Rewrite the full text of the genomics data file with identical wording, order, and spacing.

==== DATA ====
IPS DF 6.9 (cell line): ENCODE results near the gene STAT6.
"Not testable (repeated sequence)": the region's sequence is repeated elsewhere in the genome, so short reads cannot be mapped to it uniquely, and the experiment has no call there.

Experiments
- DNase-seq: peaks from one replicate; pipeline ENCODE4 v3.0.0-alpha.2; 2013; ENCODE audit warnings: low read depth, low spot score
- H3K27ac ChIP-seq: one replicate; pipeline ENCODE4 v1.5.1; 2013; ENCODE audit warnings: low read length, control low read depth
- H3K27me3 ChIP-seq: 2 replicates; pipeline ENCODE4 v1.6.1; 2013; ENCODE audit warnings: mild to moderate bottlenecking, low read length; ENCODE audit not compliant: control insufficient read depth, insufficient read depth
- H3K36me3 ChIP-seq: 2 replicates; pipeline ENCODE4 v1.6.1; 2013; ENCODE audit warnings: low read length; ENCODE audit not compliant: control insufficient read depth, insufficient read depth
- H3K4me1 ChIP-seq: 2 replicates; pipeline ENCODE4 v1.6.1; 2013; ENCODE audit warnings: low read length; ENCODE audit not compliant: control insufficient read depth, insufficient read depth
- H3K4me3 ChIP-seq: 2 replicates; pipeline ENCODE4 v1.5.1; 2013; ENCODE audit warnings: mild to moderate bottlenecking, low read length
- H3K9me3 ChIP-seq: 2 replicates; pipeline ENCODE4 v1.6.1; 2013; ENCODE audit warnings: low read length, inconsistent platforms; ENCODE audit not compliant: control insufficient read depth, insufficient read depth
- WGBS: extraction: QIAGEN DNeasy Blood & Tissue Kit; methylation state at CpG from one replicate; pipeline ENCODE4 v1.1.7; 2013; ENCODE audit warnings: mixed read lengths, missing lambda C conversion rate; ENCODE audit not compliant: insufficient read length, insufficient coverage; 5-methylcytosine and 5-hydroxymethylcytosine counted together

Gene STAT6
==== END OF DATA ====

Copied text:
IPS DF 6.9 (cell line): ENCODE results near the gene STAT6.
"Not testable (repeated sequence)": the region's sequence is repeated elsewhere in the genome, so short reads cannot be mapped to it uniquely, and the experiment has no call there.

Experiments
- DNase-seq: peaks from one replicate; pipeline ENCODE4 v3.0.0-alpha.2; 2013; ENCODE audit warnings: low read depth, low spot score
- H3K27ac ChIP-seq: one replicate; pipeline ENCODE4 v1.5.1; 2013; ENCODE audit warnings: low read length, control low read depth
- H3K27me3 ChIP-seq: 2 replicates; pipeline ENCODE4 v1.6.1; 2013; ENCODE audit warnings: mild to moderate bottlenecking, low read length; ENCODE audit not compliant: control insufficient read depth, insufficient read depth
- H3K36me3 ChIP-seq: 2 replicates; pipeline ENCODE4 v1.6.1; 2013; ENCODE audit warnings: low read length; ENCODE audit not compliant: control insufficient read depth, insufficient read depth
- H3K4me1 ChIP-seq: 2 replicates; pipeline ENCODE4 v1.6.1; 2013; ENCODE audit warnings: low read length; ENCODE audit not compliant: control insufficient read depth, insufficient read depth
- H3K4me3 ChIP-seq: 2 replicates; pipeline ENCODE4 v1.5.1; 2013; ENCODE audit warnings: mild to moderate bottlenecking, low read length
- H3K9me3 ChIP-seq: 2 replicates; pipeline ENCODE4 v1.6.1; 2013; ENCODE audit warnings: low read length, inconsistent platforms; ENCODE audit not compliant: control insufficient read depth, insufficient read depth
- WGBS: extraction: QIAGEN DNeasy Blood & Tissue Kit; methylation state at CpG from one replicate; pipeline ENCODE4 v1.1.7; 2013; ENCODE audit warnings: mixed read lengths, missing lambda C conversion rate; ENCODE audit not compliant: insufficient read length, insufficient coverage; 5-methylcytosine and 5-hydroxymethylcytosine counted together

Gene STAT6